There are some links back to what they've done before but they are few and far between. The opening song Burning In The Skies a somewhat typical Linkin Park feel but stripped of all aggression and bite. The only really angry song on the album is Blackout but even it is mostly devoid of guitars. Chester's angry vocals are  backed by several layers of highly distorted synths. Both the anger and distortion are under cut by a constant high piano plinking away. One of the best songs on the album Wretches And Kings is a straight up hip hop song and has the aforementioned Mario Savio quote. The only place a guitar shows up is for 3 beats on the chorus and Chester is relegated to the chorus and the bridge.

    If you listened to Linkin Park for the cathartic moments or for a shared experience of rage you will be sadly disappointed. But if you listen to hear what happens when six talented musicians get together and express their current reality you will be intrigued. If you've ever wondered what Linkin Park would sound like doing a  reggae song this is the album for you. This is a different side of Linkin Park, one that I'm not particularly fond of.

Downchild Blues Band Live At Showplace

    What can one say about the legendary Downchild Blues Band that hasn't already been said in their 40 year career? Their current lineup is a six piece and they are very tight. The energy and obvious joy behind the music makes you wonder if it's blues at all. Then Chuck Jackson sings something about being in love with two women at the same time and you're right back in the delta.
    They broke their two hour show into two sets with an intermission in the middle. After the intermission Donny Walsh, Mike Fitzpatrick the drummer, Gary Kendal on bass and Michael Fonfara on keyboard returned to the stage. Donny sang a few songs himself while wailing on the harmonica. The fact that the band works as a 6 piece or a 4 piece makes the fact that Donny can't sing rather irrelevant. These guys know how to play their style of music better than anyone whether they've got a full band or are stripped right down.
    They played a nice mix of old and new songs. They played some songs off their new album such as I Need A Hat, Somebody Lied and Down In The Delta. While there's nothing wrong with those songs, they don't have many miles on them. Because they are new songs they lacked the crowd response that pushes classics like Jump Right Up, Flip Flop & Fly and the singalong (I Got Everything I Need) Almost into high energy songs that you can't sit still to.
    Purists or traditionalists would not call this blues. This is blues with an obvious urban influence - a very strong, pounding beat that is missing from most traditional blues. The saxophone and keyboard add elements of rock and roll and even jazz into the mix. The way Donny plays guitar there isn't anything particularly bluesy about it unless it's slide so it's up to Chuck's voice to bring it all home, which he does every time.  Try sitting still when they blast through Jump Through Right Up, I guarantee you'll be on your feet by the end of the song.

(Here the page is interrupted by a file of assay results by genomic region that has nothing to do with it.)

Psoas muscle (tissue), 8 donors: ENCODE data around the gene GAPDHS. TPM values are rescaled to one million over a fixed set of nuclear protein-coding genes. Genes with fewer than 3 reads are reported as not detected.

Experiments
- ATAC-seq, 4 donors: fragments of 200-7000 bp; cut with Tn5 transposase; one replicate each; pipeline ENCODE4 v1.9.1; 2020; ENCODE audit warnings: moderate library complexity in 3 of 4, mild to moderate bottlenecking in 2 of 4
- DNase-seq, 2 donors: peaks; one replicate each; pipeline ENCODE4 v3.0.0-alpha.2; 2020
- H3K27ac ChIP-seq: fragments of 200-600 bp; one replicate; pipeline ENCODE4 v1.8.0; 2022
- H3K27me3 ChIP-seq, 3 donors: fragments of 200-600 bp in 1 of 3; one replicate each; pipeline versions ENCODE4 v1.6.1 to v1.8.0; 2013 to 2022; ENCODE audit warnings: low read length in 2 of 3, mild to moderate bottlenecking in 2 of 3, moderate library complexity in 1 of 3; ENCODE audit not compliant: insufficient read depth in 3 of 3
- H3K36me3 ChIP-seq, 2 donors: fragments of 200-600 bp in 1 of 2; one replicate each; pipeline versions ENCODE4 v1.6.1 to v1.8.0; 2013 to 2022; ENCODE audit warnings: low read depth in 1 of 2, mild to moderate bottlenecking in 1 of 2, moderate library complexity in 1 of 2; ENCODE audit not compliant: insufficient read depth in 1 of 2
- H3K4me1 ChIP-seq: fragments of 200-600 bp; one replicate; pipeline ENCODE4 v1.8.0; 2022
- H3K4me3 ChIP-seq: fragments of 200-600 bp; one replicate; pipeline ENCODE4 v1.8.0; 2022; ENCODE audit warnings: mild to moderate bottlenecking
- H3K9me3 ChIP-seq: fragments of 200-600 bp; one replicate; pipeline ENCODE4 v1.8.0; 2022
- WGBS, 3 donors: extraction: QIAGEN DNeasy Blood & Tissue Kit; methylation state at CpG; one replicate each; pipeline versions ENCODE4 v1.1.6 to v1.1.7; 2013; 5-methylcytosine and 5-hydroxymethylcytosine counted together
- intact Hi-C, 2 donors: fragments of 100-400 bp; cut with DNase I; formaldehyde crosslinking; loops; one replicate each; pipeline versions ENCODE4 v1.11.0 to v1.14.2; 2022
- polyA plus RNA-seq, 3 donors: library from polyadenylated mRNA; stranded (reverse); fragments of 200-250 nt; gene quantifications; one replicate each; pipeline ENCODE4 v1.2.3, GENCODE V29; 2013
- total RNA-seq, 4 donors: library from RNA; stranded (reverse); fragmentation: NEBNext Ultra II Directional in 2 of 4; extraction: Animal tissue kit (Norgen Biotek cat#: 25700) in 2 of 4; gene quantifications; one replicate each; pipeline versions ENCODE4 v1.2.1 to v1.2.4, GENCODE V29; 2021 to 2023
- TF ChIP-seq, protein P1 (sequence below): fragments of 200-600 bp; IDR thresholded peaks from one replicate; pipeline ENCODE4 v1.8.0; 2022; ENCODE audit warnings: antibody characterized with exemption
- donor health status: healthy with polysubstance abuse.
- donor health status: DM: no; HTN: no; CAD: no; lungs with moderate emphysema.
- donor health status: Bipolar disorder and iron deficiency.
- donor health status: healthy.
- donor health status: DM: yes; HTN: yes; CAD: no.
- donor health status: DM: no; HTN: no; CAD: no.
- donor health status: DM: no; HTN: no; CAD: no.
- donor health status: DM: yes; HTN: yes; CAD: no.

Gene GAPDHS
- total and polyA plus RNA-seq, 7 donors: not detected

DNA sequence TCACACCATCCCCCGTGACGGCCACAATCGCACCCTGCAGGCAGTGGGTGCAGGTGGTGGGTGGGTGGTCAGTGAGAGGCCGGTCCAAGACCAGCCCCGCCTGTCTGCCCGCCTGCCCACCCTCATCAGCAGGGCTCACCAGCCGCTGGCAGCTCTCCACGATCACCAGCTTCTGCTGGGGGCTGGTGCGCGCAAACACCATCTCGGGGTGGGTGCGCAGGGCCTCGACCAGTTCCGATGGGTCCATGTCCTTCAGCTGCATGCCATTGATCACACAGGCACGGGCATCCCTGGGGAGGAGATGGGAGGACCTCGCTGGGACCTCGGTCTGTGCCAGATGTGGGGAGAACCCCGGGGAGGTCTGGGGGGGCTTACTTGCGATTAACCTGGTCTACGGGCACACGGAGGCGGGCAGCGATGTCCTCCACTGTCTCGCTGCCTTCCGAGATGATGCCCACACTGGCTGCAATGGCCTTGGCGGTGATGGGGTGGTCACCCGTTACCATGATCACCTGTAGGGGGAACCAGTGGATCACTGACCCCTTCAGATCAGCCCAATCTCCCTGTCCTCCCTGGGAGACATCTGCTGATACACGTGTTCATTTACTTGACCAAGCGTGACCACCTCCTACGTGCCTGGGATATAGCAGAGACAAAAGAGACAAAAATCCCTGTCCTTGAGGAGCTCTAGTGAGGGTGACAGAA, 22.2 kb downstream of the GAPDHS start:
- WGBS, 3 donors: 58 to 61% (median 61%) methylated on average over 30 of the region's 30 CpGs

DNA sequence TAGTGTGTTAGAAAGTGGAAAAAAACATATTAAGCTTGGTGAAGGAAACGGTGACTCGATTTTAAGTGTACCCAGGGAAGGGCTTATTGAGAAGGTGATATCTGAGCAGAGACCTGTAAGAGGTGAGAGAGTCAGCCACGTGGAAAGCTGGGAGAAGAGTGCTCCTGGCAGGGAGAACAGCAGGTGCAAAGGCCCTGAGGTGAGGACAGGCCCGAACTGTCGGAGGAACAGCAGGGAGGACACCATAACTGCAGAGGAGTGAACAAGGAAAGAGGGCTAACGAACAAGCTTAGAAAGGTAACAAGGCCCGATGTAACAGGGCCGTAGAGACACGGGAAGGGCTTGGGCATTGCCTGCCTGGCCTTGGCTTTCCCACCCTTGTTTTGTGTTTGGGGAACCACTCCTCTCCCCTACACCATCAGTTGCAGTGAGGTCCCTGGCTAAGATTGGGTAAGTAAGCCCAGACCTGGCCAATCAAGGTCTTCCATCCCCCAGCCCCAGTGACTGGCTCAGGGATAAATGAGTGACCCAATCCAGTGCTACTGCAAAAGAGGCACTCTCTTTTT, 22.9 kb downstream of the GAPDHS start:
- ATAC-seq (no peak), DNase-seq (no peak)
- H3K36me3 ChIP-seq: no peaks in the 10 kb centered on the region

They all really get into the high energy music they make. Gary the bass player had a grin on his face for most of the show. Everyone is constantly moving around the stage talking to each other, making each other laugh as the song grooves. Chuck really gets into the music, jumping up and down and moving all over the stage releasing energy. If he wasn't singing he was playing the harmonica. Every so often Donny would put his guitar down and pull out another harmonica. When Chuck & Donny went at it on the double harmonica things really started to heat up. There are few things better than two older blues men just going at it on duelling harmonicas, the energy and skill required to really cook on a harmonica make for a great show.
    The dynamic range of the band is really quite remarkable. In Tell Your Mama they go from barn burning energy of all 6 pieces going at once down to just Donny softly playing his harmonica and then right back up. Everything revolves around Mr. Downchild: when he nods people solo, or a piece drops out or they all kick back in at high speed. Though he spent most of the show looking at his guitar and just shredding he was clearly in command of the stage.
    Donny Walsh has been leading Downchild for more than 40 years now. And it shows. They are truly a tight, together combo that knows the ins and outs of the music they play. The music is high energy; it's a fun show and both the audience and the band knows it. You don't go to a Downchild show to sit in the back and nod your head to the overwhelming beat. You have to get up and dance until the last song has faded from the amps.  These guys know how to put on a strong, entertaining show and they did just that.